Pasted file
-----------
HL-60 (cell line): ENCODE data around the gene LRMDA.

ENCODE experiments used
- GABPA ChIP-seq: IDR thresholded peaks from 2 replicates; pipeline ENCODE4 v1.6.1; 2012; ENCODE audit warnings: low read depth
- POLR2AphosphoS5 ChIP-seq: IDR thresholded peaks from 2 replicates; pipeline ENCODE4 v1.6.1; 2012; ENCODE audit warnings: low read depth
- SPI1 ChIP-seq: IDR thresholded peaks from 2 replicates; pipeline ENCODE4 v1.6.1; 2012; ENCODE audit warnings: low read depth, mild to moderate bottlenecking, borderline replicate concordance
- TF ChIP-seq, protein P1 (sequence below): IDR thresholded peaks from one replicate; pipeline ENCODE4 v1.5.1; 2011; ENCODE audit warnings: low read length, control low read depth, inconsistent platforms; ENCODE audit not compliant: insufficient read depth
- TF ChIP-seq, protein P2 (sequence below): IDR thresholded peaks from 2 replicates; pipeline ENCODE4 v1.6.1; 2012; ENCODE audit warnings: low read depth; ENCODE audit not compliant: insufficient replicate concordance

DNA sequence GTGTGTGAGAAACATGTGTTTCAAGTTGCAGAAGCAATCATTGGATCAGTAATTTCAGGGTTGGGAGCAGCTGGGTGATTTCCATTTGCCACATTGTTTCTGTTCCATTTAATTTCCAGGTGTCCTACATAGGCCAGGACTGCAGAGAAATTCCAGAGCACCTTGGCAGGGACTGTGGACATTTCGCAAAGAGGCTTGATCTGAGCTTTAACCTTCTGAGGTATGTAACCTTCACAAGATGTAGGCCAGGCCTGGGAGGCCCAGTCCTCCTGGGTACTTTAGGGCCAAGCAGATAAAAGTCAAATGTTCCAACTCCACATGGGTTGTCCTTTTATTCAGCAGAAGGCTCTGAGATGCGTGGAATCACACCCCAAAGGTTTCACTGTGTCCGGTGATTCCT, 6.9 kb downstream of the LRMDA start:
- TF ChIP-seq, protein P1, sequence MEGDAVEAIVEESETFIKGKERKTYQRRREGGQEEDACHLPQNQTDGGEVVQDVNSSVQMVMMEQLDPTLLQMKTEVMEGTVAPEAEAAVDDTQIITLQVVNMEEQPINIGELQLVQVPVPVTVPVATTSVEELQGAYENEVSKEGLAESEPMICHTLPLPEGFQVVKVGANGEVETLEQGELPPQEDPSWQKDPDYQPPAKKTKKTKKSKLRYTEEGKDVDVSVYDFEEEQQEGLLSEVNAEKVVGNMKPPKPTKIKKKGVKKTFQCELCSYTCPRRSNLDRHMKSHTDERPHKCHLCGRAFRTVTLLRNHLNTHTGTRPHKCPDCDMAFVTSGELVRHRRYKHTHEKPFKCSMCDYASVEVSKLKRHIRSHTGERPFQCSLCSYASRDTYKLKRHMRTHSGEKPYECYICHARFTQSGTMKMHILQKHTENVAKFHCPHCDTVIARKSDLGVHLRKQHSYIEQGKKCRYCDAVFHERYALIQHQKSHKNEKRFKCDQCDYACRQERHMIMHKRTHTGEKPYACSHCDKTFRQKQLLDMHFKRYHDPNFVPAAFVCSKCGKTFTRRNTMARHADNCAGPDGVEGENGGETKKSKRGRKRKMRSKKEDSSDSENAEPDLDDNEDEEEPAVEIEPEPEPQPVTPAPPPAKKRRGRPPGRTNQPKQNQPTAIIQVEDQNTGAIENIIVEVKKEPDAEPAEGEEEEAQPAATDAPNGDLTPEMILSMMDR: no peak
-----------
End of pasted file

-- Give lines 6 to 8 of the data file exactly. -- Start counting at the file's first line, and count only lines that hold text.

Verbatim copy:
- TF ChIP-seq, protein P1 (sequence below): IDR thresholded peaks from one replicate; pipeline ENCODE4 v1.5.1; 2011; ENCODE audit warnings: low read length, control low read depth, inconsistent platforms; ENCODE audit not compliant: insufficient read depth
- TF ChIP-seq, protein P2 (sequence below): IDR thresholded peaks from 2 replicates; pipeline ENCODE4 v1.6.1; 2012; ENCODE audit warnings: low read depth; ENCODE audit not compliant: insufficient replicate concordance

DNA sequence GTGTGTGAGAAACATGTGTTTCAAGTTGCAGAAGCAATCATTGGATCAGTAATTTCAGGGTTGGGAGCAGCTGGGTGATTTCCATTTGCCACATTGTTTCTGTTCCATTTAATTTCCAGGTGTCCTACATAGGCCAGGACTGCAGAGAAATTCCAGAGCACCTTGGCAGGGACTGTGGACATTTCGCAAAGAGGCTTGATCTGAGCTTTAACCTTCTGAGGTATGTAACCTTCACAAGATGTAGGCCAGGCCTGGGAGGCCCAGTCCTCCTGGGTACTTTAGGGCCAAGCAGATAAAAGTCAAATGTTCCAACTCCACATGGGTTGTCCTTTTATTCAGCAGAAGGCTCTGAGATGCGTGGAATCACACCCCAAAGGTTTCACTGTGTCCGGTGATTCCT, 6.9 kb downstream of the LRMDA start: